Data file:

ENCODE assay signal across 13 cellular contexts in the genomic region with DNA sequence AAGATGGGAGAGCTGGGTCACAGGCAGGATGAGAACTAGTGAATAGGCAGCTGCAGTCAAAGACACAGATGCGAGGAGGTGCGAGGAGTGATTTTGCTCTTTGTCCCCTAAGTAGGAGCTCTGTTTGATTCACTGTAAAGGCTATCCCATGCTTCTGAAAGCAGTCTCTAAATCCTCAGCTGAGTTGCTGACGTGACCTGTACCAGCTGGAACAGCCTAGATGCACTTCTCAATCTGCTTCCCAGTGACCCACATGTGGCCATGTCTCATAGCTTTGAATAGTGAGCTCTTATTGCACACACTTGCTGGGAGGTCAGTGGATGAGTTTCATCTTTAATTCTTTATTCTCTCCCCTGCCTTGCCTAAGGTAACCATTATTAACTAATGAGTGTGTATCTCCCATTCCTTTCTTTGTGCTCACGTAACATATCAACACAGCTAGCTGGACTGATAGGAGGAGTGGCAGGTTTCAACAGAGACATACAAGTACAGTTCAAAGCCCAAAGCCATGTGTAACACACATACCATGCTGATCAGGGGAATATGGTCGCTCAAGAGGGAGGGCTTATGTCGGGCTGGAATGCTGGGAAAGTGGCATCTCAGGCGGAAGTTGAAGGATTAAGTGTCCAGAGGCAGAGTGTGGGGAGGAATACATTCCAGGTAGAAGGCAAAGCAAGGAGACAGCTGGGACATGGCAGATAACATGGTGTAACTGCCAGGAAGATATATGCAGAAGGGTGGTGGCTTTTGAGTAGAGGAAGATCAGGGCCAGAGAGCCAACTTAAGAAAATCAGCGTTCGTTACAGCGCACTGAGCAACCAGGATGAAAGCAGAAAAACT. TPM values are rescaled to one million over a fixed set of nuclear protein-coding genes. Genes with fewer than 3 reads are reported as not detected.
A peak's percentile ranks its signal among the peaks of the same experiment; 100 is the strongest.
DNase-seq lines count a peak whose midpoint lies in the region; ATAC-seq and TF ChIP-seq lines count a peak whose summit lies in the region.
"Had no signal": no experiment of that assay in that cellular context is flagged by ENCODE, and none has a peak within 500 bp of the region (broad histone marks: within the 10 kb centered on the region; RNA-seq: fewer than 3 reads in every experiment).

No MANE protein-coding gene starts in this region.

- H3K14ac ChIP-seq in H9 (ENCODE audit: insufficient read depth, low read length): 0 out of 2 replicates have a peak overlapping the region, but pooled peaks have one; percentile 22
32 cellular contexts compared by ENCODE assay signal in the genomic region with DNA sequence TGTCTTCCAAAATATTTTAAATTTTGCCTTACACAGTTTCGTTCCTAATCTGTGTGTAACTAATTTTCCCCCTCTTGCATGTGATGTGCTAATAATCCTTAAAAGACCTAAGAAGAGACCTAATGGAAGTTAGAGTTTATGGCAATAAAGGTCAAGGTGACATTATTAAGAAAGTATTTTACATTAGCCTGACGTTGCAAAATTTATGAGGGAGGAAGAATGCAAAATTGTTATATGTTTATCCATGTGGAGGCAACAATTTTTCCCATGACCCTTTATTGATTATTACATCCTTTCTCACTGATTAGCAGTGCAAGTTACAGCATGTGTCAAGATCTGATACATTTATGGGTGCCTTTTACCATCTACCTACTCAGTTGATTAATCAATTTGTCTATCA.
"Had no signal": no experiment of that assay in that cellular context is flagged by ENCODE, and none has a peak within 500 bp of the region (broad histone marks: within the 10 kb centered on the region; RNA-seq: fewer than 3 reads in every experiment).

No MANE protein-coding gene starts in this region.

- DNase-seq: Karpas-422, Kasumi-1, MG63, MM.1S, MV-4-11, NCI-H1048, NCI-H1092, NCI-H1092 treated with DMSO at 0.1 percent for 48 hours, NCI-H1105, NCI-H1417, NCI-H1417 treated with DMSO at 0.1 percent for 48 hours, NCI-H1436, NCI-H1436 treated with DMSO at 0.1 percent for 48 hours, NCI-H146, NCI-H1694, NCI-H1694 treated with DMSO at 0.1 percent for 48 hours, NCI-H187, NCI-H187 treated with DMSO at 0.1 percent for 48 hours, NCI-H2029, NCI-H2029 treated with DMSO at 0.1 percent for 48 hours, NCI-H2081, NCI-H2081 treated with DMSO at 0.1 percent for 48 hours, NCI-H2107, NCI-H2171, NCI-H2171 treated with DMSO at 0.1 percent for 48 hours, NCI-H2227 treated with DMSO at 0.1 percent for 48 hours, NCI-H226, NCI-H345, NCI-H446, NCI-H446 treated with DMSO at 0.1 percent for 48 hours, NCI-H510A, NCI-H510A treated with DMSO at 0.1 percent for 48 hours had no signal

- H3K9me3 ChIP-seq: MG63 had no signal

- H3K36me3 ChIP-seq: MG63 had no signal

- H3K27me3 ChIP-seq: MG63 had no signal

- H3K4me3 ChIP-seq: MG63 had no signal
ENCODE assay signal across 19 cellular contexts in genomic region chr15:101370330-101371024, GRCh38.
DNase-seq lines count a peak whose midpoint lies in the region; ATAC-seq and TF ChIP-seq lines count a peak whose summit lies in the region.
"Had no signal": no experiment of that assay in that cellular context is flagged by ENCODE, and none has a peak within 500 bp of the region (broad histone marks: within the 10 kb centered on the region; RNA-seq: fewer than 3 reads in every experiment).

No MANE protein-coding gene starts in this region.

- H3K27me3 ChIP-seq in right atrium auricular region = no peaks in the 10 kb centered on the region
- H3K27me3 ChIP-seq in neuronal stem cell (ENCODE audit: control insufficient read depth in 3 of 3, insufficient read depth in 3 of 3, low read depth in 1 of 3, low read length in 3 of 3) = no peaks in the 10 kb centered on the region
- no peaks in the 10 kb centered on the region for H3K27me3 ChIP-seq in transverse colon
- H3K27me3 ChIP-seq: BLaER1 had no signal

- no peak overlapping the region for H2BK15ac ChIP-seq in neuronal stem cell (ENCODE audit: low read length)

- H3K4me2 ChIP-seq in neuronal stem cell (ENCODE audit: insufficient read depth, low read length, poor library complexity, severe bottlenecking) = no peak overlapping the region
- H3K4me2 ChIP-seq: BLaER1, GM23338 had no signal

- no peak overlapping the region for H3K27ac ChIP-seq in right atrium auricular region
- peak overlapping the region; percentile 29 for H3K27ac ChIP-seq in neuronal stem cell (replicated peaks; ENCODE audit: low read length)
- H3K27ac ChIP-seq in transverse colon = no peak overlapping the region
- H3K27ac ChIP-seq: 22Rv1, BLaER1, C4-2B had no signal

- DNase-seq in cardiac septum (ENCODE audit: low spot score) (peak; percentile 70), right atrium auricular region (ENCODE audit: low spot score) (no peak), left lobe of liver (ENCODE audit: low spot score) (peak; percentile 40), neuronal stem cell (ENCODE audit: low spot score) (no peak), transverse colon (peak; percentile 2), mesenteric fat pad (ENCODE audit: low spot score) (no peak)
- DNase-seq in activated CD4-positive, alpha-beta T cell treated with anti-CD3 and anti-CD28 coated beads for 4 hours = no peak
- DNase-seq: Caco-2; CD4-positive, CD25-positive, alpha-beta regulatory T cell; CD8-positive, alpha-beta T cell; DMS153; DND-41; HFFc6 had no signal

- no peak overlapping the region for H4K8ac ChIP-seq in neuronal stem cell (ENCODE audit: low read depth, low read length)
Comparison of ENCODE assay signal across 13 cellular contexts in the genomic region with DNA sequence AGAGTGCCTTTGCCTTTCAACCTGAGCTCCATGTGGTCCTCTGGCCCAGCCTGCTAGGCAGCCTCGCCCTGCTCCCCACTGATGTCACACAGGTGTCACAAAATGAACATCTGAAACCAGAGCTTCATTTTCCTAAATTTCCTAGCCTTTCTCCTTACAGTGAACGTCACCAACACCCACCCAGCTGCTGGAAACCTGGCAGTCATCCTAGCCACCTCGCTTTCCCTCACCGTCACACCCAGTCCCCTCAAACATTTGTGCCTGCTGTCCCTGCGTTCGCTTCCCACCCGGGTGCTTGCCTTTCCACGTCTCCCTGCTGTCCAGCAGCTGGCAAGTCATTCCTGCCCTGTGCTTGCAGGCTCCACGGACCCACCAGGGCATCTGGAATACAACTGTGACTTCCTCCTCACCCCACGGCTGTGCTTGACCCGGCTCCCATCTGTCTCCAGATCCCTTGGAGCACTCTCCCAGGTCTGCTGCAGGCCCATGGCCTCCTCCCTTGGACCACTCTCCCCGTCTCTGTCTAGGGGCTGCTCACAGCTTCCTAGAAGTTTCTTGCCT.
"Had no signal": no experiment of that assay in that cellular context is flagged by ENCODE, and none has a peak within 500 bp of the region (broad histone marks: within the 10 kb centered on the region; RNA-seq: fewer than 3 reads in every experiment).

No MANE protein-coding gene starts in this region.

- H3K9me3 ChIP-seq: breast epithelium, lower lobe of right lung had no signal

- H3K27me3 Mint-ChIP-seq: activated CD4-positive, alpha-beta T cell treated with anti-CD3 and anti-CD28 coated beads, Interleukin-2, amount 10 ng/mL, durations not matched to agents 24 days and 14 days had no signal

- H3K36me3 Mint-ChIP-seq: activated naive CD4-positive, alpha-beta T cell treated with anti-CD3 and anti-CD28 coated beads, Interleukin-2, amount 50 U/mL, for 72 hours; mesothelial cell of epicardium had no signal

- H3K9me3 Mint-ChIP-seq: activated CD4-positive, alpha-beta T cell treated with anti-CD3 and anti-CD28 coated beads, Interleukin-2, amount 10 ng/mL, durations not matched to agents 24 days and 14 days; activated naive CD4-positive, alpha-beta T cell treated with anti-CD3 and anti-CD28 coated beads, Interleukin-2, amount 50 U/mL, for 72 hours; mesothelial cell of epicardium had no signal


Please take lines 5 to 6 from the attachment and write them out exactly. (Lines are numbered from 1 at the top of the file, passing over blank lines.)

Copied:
No MANE protein-coding gene starts in this region.

- H3K14ac ChIP-seq in H9 (ENCODE audit: insufficient read depth, low read length): 0 out of 2 replicates have a peak overlapping the region, but pooled peaks have one; percentile 22